I think these new books show a bit of a shift.

Getting Kurt Vonnegut was a brilliant move, and these new ones show that they aren’t just trying to woo the media elite, but the “working authors”…and that’s a good thing.

Amazon=innovation, and Kindle Worlds is definitely part of that.

What do you think? Are you interested in Kindle Worlds? What Worlds would you especially like to read…and is there a World that would get you to write something? Is Amazon strengthening its market position in a way that it will become less dependent on tradpubs (traditional publishers)…and if so, what will that mean for future negotiations and Kindle store availability? Feel free to tell me and my readers what you think by commenting on this post.

Join hundreds of readers and try the free ILMK magazine at Flipboard!

* I am linking to the same thing at the regular Amazon site, and at AmazonSmile. When you shop at AmazonSmile, half a percent of your purchase price on eligible items goes to a non-profit you choose. It will feel just like shopping at Amazon: you’ll be using your same account. The one thing for you that is different is that you pick a non-profit the first time you go (which you can change whenever you want)…and the good feeling you’ll get. :) Shop ’til you help! :) 

This post by Bufo Calvin originally appeared in the I Love My Kindle blog. To support this or other blogs/organizations, buy  Amazon Gift Cards from a link on the site, then use those to buy your items. There will be no cost to you, and a benefit to them.


3 Responses to “Romancing the Tomes: four new Kindle Worlds open”

  1. Lady Galaxy Says:

    So far, I’ve never found anything in Kindle Worlds to interest me. I’ve tried reading some of the network sanctioned fiction based on series like Star Trek and Eureka, and I’ve been disappointed in the books I’ve tried. Maybe once my brain has been keyed in to seeing and hearing characters it has a hard time transitioning to experiencing them in the written format. So I don’t think there’s any franchise that could convince me to buy into Kindle Worlds. Still, the teacher in me would like to see Kindle Worlds extend to the universe of children and young adults. When I taught HS creative writing, one of my assignments was to have my students write an “Amelia Bedilia” story. If I were to write a Kindle Worlds story, I would like to be able to write a “Little House on the Prairie” story based on my own family’s history [which closely followed that of the Engle’s family] using those characters to tell the stories.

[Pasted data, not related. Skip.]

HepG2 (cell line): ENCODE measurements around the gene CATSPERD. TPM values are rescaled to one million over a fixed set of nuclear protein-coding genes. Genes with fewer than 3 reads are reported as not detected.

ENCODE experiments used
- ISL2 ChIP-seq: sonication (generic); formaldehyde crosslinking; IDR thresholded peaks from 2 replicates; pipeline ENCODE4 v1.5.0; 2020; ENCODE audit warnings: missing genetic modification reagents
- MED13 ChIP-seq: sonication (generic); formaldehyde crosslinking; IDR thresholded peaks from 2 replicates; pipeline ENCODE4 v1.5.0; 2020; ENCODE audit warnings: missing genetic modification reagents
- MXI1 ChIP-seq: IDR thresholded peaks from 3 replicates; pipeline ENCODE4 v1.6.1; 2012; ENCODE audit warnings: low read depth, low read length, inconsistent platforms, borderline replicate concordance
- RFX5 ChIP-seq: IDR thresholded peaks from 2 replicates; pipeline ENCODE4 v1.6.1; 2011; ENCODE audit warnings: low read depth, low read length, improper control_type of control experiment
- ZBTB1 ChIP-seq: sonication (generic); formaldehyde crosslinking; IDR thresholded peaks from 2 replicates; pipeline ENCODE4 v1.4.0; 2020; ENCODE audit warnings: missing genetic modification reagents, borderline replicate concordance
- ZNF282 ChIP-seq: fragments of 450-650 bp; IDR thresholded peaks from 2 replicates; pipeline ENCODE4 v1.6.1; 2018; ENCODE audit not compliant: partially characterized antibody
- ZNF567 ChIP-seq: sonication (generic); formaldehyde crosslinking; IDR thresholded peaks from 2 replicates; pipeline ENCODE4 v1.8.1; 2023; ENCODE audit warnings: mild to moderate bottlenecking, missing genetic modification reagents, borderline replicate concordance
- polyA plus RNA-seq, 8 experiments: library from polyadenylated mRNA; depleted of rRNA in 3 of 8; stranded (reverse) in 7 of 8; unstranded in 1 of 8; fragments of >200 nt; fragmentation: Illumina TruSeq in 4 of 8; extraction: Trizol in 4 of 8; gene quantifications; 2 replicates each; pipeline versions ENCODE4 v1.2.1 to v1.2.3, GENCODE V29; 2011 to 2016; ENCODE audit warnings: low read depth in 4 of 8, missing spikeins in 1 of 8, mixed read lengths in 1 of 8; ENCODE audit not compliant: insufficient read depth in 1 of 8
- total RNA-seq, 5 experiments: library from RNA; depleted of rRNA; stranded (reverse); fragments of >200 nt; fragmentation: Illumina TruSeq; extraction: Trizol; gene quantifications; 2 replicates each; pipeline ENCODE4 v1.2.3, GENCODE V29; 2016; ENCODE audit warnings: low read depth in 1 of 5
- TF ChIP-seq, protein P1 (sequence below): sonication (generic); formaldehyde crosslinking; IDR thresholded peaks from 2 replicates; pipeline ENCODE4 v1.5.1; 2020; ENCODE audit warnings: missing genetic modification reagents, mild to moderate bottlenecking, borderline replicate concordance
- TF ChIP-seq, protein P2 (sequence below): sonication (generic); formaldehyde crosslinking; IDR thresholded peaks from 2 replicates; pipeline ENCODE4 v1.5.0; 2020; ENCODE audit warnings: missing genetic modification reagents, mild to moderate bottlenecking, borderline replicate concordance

2. Jane Newhagen Says:

    A caveat for writers. The fine print explicitly says that you agree to give Amazon all rights to whatever you put in one of these worlds. This means you can never submit it again anywhere else. Ever. This may seem like a good idea at first, but I gave up all rights once in a contest and have regretted it several times since.

    • Bufo Calvin Says:

      Thanks for writing, Jane!

      It’s a good point to make, although I wouldn’t exactly call it fine print. 🙂 It seems to me like they are very clear about it, and it’s not unusual when you are writing with authorization in a world where someone else holds the rights.

      The example that I gave in this

      Amazon Kindle Worlds forum thread (at AmazonSmile)

      was screenwriter Stephen Kandel creating Harry Mudd for the original Star Trek series.

      Harry Mudd was a great character, and reappeared several times. No question, Mudd could have existed in works outside the Star Trek universe.

      However, when Kandel wrote the script, that would have been part of the deal: the studio owned the character, not the screenwriter.

      As always, when there is money involved, you should read all of the conditions. If someone isn’t clear about them, they should get someone else to review them.

      It’s good that you are bringing it up, and I appreciate your concern for other writers. I don’t consider this a special case: I would say the caveat is to always read the contracts carefully (or have someone else do so), and understand what the benefits and risks are going into it. Then, if it makes sense for you (and it may or may not), you can proceed from there.